Recently, we did our first interview via webcam for this project. We wanted to try it a) for financial reasons-- it's expensive to fly our producing team and crew all the way across the country for one interview-- and b) because we thought it would be cool.
Our correspondent, Doug Rushkoff, conducted the interview. There were a few minor frustrations when we lost contact with our interview subject, Dr. Jerald Block (screenname: "Monkeyman"), which you'll see in the video posted here.
Dr. Block is one of the foremost psychiatrists in the country treating problematic overuse of the computer. Some refer to this as Internet addiction -- which we looked at in South Korea, where the problem has been referred to as a public health crisis. Dr. Block prefers to call the condition pathological computer use.
He explained that overuse of the computer always presents hand in hand with other psychological disorders, like depression, anxiety or obsessive compulsive tendencies. This linkage is called co-morbidity.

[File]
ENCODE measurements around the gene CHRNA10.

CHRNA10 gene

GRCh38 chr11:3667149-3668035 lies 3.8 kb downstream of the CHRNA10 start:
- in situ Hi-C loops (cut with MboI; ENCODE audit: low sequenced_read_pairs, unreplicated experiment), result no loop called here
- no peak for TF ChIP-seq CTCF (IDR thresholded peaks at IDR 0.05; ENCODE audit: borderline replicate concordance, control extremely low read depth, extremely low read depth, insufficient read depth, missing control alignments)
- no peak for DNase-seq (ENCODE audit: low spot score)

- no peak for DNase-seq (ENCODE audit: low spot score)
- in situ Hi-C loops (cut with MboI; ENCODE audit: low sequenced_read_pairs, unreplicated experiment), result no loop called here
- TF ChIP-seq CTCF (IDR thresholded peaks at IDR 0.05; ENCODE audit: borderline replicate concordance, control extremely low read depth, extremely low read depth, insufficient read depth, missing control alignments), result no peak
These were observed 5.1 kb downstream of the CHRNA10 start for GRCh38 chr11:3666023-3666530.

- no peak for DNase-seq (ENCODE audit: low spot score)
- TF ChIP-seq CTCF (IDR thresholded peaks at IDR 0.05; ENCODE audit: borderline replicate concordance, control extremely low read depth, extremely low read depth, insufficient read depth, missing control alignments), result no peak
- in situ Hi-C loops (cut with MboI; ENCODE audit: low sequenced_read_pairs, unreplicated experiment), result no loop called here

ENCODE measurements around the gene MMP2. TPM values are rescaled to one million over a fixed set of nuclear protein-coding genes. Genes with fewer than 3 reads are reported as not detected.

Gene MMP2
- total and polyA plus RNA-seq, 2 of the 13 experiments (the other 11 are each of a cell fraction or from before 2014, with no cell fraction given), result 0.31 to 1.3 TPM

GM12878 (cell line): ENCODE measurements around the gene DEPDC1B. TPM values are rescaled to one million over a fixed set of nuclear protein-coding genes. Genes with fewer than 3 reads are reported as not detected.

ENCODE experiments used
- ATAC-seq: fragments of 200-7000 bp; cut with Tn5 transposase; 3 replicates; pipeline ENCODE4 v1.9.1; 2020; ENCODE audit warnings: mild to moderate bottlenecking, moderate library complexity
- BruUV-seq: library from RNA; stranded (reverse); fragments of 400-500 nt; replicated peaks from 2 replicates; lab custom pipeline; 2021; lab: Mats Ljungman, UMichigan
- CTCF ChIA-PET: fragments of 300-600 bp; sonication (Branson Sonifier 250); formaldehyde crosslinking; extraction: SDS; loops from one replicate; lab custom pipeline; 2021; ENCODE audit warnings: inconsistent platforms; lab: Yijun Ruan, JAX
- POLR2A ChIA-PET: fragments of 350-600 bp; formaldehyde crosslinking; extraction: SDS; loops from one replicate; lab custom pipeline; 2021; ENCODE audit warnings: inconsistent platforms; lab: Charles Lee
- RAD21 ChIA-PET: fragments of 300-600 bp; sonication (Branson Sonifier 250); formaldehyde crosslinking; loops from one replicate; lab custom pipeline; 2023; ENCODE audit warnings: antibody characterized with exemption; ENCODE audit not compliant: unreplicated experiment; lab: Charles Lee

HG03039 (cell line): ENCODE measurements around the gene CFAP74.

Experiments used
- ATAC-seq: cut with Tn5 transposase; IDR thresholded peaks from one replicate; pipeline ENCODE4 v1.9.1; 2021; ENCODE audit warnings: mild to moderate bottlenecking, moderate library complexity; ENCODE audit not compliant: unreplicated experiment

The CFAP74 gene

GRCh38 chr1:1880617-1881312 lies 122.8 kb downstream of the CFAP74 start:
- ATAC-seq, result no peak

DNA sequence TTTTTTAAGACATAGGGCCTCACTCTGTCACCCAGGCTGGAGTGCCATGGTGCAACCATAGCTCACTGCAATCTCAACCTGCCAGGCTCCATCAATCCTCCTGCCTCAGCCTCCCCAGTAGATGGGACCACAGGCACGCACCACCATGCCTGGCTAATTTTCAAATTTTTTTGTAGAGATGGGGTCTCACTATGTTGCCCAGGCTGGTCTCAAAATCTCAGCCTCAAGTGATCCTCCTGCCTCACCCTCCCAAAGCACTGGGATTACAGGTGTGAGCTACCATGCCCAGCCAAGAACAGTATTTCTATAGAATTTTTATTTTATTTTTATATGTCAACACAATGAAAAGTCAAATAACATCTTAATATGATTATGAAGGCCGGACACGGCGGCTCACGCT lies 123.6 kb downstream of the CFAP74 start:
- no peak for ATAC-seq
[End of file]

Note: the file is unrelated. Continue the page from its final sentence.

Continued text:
Because the computer provides a profound relationship for a person, it's all the more difficult to pull the cord in treatment.
Dr. Block has been at the center of a debate about whether to include pathological computer use in the Diagnostic Statistical Manual of Mental Disorders (DSM). The updated version will be released in 2012.
Whether or not too much computer use will eventually be categorized as a disorder, the computer and video games have already been blamed for high profile acts of violence in the past. Dr. Block explains his own theory on how video games played in to what happened at Columbine in 1999.
And it was then, about midway through the interview, when we lost contact with Dr. Block. Here's how that went, and how we responded.
Finally we got back online with Dr. Block, and we continued the interview with a discussion about Korea, where we visited an internet rescue camp for addicted teens last fall.
What does it all add up to back here in the states, where we haven't yet declared a public health crisis?
There have always been new technologies that breed skepticism and fear as they integrate into the culture: we're curious what's different this time around. Dr. Block tells us why he thinks this online revolution and its ramifications are unlike any that have come before.